The Finnish Patent and Registration Office to Begin Registering Ultimate Beneficial Owners as from 1 July 2019
Details of the beneficial owners of companies and organisations must be submitted to the Beneficial Owner Register maintained by the Finnish Patent and Registration Office (the “UBO register”) starting from 1 July 2019. The transition period for registering this information in the UBO register ends on 1 July 2020.
The obligation to keep information on and register Ultimate Beneficial Owners (“UBO”) in the UBO register applies to a broad range of companies and legal entities, including all limited liability companies, co-operatives, European companies (Societas Europea), and various forms of insurance companies and banks.
Companies listed on the main list of the Helsinki Stock Exchange are exempt from the obligation to register their UBOs in the UBO register, but e.g. companies listed on the First North marketplace must abide by the new rules. Furthermore, housing companies, mutual real estate companies, foundations, religious communities and associations do not need to submit their information to the UBO register. A notification regarding the UBOs of general partnerships and limited partnership is required only if the beneficial owner is not a partner in the company.
A UBO is defined by the Finnish Act on Money Laundering as a natural person who either owns a company or otherwise exercises control over the company. Natural persons who meet any of the following requirements are, in all cases, considered to be UBOs:
- A person who directly or indirectly owns more than 25% of the company’s shares.
- A person who directly or indirectly holds more than 25% of the voting rights in the company.
- A person who exercises actual control over the company or organisation on other grounds.
Regulation aiming at preventing money laundering has been the subject of numerous legislative efforts by the European Union. The fourth money laundering directive (Directive (EU) 2015/849 of the European Parliament and of the Council of 20 May 2015, the “MLD IV”) introduced, inter alia, an obligation for member states to introduce regulation to identify any natural person who exercises ownership or control over a legal entity.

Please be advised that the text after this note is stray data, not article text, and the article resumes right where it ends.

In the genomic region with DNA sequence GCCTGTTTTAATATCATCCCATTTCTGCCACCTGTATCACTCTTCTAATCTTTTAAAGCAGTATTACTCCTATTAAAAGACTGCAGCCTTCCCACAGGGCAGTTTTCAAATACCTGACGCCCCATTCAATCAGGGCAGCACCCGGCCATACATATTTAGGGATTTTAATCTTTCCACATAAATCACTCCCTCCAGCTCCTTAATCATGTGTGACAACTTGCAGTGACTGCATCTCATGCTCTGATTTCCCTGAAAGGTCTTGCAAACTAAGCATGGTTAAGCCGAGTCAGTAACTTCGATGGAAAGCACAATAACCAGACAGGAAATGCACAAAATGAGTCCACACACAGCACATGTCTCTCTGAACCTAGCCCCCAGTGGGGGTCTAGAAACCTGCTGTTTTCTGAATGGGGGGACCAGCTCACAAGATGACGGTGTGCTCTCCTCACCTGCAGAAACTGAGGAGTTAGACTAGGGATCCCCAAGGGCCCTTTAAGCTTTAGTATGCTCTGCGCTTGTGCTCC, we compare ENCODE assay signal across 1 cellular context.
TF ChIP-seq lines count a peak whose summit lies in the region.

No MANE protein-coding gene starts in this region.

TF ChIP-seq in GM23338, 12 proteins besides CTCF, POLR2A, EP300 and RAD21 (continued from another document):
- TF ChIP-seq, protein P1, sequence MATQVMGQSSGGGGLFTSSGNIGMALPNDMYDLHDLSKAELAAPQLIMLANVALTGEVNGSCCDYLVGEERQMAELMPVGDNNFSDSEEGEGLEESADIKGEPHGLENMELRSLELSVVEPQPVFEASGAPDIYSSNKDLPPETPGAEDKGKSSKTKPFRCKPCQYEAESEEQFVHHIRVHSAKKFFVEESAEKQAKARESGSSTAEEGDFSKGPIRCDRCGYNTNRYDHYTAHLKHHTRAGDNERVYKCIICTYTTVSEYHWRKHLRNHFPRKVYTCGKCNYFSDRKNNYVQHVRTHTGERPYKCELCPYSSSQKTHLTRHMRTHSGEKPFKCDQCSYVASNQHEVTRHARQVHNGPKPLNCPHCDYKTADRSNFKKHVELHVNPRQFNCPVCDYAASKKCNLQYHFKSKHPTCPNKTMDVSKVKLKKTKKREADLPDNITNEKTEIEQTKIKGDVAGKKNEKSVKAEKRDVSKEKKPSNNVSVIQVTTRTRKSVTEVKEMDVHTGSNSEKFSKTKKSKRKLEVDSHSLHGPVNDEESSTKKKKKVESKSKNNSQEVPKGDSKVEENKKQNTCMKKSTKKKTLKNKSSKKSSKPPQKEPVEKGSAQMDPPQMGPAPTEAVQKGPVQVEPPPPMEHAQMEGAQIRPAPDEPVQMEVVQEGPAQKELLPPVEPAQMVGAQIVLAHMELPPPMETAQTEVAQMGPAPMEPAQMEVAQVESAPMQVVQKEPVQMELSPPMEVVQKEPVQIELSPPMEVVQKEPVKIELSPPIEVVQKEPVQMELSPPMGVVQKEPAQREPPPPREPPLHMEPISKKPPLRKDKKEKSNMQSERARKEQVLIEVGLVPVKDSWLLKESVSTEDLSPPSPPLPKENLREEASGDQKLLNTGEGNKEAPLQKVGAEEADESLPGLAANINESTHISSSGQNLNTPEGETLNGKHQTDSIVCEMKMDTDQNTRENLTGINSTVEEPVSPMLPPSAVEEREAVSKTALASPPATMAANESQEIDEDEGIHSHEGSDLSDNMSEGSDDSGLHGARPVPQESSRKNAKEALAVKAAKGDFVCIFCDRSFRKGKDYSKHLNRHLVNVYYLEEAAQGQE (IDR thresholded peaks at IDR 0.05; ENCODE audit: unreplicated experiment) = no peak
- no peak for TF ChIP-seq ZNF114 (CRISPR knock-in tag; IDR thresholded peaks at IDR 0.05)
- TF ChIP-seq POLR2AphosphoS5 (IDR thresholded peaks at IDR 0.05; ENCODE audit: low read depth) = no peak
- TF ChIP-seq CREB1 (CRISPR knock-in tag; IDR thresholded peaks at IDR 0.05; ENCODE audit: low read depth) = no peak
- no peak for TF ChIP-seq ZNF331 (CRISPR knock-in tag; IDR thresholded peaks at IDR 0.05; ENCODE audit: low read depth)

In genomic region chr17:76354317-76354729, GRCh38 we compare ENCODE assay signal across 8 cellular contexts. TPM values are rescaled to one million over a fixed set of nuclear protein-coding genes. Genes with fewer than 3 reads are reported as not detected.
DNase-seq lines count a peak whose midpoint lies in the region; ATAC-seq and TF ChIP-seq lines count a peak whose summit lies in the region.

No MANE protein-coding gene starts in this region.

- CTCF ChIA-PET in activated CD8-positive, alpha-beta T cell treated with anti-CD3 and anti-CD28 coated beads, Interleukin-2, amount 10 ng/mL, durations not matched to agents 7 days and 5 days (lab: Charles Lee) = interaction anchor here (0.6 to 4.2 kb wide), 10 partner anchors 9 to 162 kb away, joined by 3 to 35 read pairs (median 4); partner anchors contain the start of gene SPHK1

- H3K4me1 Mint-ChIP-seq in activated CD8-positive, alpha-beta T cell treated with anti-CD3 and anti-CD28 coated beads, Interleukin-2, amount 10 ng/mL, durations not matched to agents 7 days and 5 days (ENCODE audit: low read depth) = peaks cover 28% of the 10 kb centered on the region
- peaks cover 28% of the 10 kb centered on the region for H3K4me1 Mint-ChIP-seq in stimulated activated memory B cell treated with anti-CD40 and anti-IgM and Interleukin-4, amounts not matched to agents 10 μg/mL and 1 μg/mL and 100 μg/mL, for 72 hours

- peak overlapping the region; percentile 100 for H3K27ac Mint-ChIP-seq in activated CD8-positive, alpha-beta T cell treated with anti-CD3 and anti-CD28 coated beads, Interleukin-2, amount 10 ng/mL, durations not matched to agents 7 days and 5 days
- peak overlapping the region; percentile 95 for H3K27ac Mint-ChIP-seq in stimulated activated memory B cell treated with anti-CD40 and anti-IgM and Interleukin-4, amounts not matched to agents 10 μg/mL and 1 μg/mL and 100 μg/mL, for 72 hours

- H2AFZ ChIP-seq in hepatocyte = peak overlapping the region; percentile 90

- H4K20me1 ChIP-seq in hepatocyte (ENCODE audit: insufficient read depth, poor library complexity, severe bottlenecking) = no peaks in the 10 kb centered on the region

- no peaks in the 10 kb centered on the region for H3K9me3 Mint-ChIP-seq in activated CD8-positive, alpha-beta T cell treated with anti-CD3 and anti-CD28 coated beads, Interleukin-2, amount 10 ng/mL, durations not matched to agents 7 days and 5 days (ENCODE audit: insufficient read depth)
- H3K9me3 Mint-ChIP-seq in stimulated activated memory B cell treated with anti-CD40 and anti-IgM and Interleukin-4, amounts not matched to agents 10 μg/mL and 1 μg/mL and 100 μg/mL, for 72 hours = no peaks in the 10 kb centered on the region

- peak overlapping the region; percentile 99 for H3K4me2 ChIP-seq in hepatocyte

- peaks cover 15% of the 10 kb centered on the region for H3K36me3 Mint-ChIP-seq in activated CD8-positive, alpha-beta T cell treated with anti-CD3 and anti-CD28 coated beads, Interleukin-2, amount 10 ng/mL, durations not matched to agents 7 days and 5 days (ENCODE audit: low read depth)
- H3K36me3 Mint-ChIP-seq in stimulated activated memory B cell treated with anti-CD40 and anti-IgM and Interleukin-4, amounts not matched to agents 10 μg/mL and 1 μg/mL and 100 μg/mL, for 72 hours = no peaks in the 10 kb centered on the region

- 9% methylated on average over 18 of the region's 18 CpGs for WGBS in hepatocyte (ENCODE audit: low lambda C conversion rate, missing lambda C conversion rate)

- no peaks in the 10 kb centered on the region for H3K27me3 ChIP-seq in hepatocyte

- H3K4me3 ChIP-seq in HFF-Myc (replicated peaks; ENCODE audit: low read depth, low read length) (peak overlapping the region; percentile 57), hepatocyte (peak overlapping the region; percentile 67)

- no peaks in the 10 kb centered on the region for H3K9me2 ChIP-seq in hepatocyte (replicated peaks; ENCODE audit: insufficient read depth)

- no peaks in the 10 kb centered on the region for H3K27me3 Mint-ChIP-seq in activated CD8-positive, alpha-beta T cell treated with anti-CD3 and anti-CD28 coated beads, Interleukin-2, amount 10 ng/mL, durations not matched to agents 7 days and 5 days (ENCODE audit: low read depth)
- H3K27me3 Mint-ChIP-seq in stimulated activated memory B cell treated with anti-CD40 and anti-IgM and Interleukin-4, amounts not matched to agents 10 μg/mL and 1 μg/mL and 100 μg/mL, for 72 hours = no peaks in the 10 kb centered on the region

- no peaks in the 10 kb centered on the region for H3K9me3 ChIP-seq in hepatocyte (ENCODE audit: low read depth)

The regulation should ensure entities incorporated within their territory in accordance with national law obtain and keep adequate, accurate and up-to-date information on their beneficial ownership.
The directive notes that the identification and verification of beneficial owners should, where relevant, extend to legal entities that own other legal entities, and obliged entities should look for any natural persons who ultimately exercise control through ownership or through other means. Information regarding beneficial ownership must be stored in a central register located outside the company.
Implementing the regulation in Finland
Finnish regulation implementing the MLD IV entered into force on 3 July 2017. The implementation of the obligation to maintain a register of beneficial owners was postponed to 1 January 2019, and the centralised UBO register was set to open on 1 July 2019 with a deadline to register UBOs by 1 July 2020.
Consequently, e.g. all (non-listed) limited liability companies have been obliged to maintain an internal UBO register as from 1 January 2019, a fact that has likely eluded a majority of limited liability companies. The obligation to notify the Trade Register will likely prompt companies to update their internal registers and add a UBO register to the shareholder register. Board members are responsible for establishing and maintaining the internal UBO register.
Historically, limited liability companies have been obliged to maintain a register of shareholders that reflects the shareholding notified to the company, and this register of shareholders has traditionally been available to the public. However, until now, there has been no centralised register maintained by the authorities concerning shareholding in private limited companies.
This will change as from 1 July 2019 when the UBO register begins accepting registrations. The regulation implementing the MLD IV will expand the obligation of entities to know and identify their beneficial owners to encompass not just all limited liability companies, but also e.g. cooperatives, banks and insurance companies. Concurrently, the aforementioned obligation to maintain a register of shareholders and to keep this register publicly available will remain in force.
Pursuant to the regulation, the companies concerned are obliged to actively identify any natural persons who hold more than 25% of shares or votes. In addition, companies are obliged to identify any natural persons who exercise control over legal entities holding more than 25% of the shares or votes of the relevant entity. A natural person is considered to exercise control when they hold more than 50% of the votes in the legal entity.
The government proposal concerning the implementing regulation noted that, in order for companies not to be subjected to an undue administrative burden, companies would not be expected to take active measures to identify beneficial owners in ownership chains extending beyond the legal persons holding more than 25% of shares and votes. However, companies are expected to use all information available to identify the beneficial owners.